The Build Back Better Act (BBBA) provides $184 billion in program spending related to new housing, confirming that we have learned nothing from these failures.

As a cautionary tale, let’s look at the Housing and Community Development Act 1968 and its aftermath. By 1975, its devastating inflationary impact and inefficiency were clear, as these two books so forcefully document.

The first, “Cities Destroyed for Cash: The FHA Scandal at HUD”, was written by a journalist from the Detroit Free Press in 1973. As the title suggests, as a result of the 1968 law, neighborhood after neighborhood was ruined as they were “FHA’d”. Many of these neighborhoods have yet to recover.

The second, “Housing Markets and Congressional Goals” (1975), was written by Ernest Fisher, one of the nation’s leading housing economists for 50 years. Fisher noted that the 1968 Act and its goals “were unrealistic as a production quota, and…were inappropriate and would likely prove as disappointing as many programs introduced and passed by Congress over the years had been.” last two and a half decades”.

He observed:

[F]From 1967 to 1971…the Boeckh index of home building costs rose nearly 33%, and the average selling price of new homes purchased with the help of FHA mortgage insurance rose 28%, from $18,611 in 1967 to $23,835 in 1971.

[Expanding leverage] to make buying a home “possible for low-income potential buyers” may bring profits and higher wages to builders, construction suppliers and construction labor rather than help low-income households to be competitive in the market.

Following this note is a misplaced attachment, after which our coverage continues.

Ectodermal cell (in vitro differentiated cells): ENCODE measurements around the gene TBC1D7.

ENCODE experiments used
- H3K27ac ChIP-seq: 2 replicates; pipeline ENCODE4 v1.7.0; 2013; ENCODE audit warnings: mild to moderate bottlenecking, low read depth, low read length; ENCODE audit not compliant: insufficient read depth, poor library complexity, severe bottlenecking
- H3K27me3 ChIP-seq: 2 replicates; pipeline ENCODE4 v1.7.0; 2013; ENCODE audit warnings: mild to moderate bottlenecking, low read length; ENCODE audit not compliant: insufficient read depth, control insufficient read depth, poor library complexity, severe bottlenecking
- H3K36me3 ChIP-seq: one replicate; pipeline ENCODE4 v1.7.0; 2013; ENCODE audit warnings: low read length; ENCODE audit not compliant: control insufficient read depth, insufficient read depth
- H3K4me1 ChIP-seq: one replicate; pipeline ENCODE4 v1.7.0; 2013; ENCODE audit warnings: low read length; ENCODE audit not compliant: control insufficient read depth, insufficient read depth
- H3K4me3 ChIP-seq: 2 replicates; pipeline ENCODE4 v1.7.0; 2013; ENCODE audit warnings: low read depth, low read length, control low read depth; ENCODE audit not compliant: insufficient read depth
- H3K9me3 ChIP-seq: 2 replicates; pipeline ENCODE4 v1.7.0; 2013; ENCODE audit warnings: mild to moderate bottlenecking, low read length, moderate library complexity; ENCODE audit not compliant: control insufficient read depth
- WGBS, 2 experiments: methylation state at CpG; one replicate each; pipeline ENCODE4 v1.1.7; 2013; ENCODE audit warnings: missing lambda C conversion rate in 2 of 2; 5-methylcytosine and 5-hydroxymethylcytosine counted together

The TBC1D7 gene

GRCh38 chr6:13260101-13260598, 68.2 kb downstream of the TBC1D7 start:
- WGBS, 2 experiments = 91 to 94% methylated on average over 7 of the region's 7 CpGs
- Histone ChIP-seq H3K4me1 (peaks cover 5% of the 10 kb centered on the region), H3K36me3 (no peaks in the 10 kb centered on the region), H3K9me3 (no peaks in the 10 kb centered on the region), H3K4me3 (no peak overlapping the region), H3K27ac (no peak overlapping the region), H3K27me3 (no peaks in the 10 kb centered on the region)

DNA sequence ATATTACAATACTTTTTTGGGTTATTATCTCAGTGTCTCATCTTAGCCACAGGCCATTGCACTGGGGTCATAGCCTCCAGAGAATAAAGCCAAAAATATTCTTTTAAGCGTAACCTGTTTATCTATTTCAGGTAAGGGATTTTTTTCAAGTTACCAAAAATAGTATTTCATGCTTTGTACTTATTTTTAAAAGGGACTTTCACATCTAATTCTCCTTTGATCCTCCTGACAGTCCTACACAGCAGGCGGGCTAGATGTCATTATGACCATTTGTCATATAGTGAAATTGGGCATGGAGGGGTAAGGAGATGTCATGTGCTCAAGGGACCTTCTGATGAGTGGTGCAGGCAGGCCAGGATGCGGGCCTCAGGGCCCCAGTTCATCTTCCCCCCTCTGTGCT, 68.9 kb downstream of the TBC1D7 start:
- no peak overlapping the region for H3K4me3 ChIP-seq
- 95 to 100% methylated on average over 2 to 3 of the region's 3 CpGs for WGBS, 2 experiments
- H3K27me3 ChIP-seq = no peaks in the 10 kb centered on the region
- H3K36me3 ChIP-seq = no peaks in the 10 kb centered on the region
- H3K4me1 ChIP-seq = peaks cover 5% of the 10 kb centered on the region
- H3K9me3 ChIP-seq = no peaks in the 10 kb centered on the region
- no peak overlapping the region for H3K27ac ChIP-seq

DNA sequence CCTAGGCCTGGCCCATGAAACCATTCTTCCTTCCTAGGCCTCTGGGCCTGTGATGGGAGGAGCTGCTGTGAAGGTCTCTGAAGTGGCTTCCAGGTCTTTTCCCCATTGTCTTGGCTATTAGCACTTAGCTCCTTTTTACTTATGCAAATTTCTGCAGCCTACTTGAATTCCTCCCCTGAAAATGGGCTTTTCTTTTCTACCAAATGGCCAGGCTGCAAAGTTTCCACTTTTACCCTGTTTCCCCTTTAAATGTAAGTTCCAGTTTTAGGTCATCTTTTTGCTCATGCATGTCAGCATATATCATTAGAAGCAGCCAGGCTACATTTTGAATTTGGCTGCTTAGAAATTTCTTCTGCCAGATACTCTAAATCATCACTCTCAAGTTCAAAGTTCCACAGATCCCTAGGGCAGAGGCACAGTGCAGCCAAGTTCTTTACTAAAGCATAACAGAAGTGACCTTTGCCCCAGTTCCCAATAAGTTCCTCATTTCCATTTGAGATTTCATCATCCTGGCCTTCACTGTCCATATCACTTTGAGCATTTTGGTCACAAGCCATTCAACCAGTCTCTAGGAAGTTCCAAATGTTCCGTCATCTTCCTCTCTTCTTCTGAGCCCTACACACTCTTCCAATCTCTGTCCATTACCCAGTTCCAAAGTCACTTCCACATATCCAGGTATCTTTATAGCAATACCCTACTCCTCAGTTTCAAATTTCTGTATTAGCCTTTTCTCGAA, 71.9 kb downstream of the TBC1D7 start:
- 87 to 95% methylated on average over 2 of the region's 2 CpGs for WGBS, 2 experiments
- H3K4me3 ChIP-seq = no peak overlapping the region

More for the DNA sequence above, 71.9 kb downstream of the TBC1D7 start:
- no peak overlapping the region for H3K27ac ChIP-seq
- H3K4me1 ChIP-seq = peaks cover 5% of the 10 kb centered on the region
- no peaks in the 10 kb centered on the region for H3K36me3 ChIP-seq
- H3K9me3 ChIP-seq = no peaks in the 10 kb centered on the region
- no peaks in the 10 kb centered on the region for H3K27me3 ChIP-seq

There you have it: the 1968 law led to neighborhood ruin, scandal, housing inflation, and government profiteering.

In my opinion, BBBA would have the same unrealistic and disappointing results.

Then, when it comes to zoning, the federal government again has a sordid past. In 1921, the federal government led a nationwide effort to implement exclusionary zoning and land use policies designed to make newly built homes too expensive for racial and ethnic groups and we still suffer the consequences. .

It is undeniable that we need more supply at the market rate. But subsidies and easy credit are not the solutions. There is a growing consensus that to make housing more affordable we need to increase supply, not cut credit or increase government subsidies or cut interest rates. In order to stop the price spiral that is shutting low-income Americans out of the housing market and driving up rents, we need a higher supply at the market rate. Let me add that zoning and land use policies are fundamentally a state and local issue and should be addressed at those levels. We are already seeing promise across the country, even in California, where the legislature recently passed laws that could significantly encourage new construction activity.